SCOTUS Allows Halliburton Suits to Proceed

The Supreme Court denied cert in several cases in which Halliburton and one of its subsidiaries, Kellogg, Brown and Root, are being sued for injuries suffered by soldiers and contractors in Iraq and Afghanistan due to faulty workmanship and mishandling of hazardous materials by those companies while working on contracts for the military.

The high court left intact appeals court rulings against the two companies in three different cases.

One lawsuit was brought by the family of U.S. Staff Sergeant Ryan Maseth, who died in 2008 after being electrocuted in his barracks in Iraq. The second was brought by a group of plaintiffs, mainly service members, who said they were injured by smoke from open-air “burn pits” used for waste disposal.

The third lawsuit was brought by soldiers from both the U.S. and Britain who say they were exposed to a potentially dangerous chemical, sodium dichromate, while serving at the Qarmat Ali water treatment facility in southern Iraq.

There are a series of cases against private contractors concerning their liability for actions that took place in Iraq and Afghanistan. Plaintiffs sue companies because the U.S. military generally cannot be sued over such issues. Courts have struggled over whether to allow the lawsuits to proceed.

KBR was bought by Halliburton, then spun off into its own company again. It was a Halliburton subsidiary until 2007. The companies have argued that they should be immune from liability because they were working for the government.

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  • http://www.facebook.com/profile.php?id=597316935 ashleybell

    I suppose the members of SCOTUS vote on whether or not to grant cert…Is there a public record on who voted how? (I may be wrong about my initial assumption)

  • colnago80

    Re Ashleybell @ #1

    Yes, the members vote on whether to accept a case on appeal. It takes 4 votes to grant cert.

  • http://en.uncyclopedia.co/wiki/User:Modusoperandi Modusoperandi

    I don’t see why they can sue. These are like that “McDonald’s coffee is hot” lawsuit. If that soldier didn’t want to get electrocuted, he should’ve known better than to take a shower!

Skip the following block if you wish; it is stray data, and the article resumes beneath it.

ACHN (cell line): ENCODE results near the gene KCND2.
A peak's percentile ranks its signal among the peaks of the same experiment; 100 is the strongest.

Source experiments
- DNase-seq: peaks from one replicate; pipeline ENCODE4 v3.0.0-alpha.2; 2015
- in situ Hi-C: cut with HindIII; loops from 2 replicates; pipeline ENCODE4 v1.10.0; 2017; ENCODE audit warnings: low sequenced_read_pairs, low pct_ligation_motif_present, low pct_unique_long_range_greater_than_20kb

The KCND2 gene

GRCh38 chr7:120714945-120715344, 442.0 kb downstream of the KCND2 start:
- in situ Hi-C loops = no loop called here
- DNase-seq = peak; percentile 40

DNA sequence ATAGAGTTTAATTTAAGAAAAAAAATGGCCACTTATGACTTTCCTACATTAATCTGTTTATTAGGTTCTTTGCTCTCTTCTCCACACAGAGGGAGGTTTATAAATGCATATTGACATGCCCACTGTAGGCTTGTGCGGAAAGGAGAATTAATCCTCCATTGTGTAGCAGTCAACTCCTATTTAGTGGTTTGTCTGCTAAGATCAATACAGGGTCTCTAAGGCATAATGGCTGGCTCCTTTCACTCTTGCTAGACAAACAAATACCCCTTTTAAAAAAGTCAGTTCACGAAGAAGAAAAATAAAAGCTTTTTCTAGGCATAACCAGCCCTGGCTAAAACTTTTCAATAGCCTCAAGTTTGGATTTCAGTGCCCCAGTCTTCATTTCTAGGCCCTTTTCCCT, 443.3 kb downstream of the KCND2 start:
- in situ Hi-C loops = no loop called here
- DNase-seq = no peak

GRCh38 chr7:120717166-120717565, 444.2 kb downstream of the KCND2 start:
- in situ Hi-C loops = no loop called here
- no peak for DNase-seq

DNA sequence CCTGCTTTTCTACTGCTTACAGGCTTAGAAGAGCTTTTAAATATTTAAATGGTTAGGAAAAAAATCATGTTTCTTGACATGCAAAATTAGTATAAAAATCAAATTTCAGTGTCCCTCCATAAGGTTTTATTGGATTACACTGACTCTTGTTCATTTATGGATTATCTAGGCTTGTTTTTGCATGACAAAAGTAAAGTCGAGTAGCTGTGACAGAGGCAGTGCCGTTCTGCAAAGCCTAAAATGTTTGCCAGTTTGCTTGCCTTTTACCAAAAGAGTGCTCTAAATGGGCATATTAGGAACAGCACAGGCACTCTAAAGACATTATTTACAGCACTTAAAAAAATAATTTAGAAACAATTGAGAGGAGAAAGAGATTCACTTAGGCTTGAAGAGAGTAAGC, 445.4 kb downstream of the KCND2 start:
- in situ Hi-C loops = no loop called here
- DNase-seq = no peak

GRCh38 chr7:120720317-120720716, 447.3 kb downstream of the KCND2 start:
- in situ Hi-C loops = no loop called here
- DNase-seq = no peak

• http://www.facebook.com/profile.php?id=597316935 ashleybell

    Thanks colnago80! That actually makes sense in that I couldn’t see the foul five granting it. I could be wrong about the breakdown, but I have a guess.

  • http://en.uncyclopedia.co/wiki/User:Modusoperandi Modusoperandi

    ashleybell “…the foul five…”

    Didn’t Batman and Robin stop them?

  • abb3w

    @2, colago80

    It takes 4 votes to grant cert.

    I’ve a vague recollection of hearing that the chief justice also may exercise the prerogative of a unilateral grant of cert; however, I don’t have a reliable source for that, and my impression is that regardless that would be done incredibly rarely. (If you don’t have three other votes in favor of listening to the case, you’re unlikely to end up with a total of four to support whatever result you consider important enough to use such prerogative.)

  • John Pieret

    Tell you what, instead of letting the suits go forward, we let injured soldiers and the relatives of the dead soldiers waterboard Dick Cheney and sell the videos. They’d get a lot more money that way.

  • Kermit Sansoo

    So KBR, Haliburton, Blackwater et al claimed they weren’t subject ot he military code of justice at the time, but now they want protection from reckless or criminal behavior because they “were working for the military”?

    .

    These private contractors broke laws, got bidless contracts, hid their costs, charged much more than government personnel would have cost, and were generally incompetent.

    .

    One of the Big Lies repeated ad nauseum by the Right Wing bestiary is that private enterprise is much more efficient that government agencies. Now we have kids going to jail – or the country going to war – based on how much profit somebody will make.

  • tfkreference

    waterboard Dick Cheney and sell the videos

    I was going to say that I’d buy one, just tbecause he doesn’t believe it’s torture. I then remembered that he does think it’s torture (citation needed, I admit), but has said that torture is necessary, even if a significant fraction of those tortured are innocent (“I have no problem as long as we achieve our objective.”)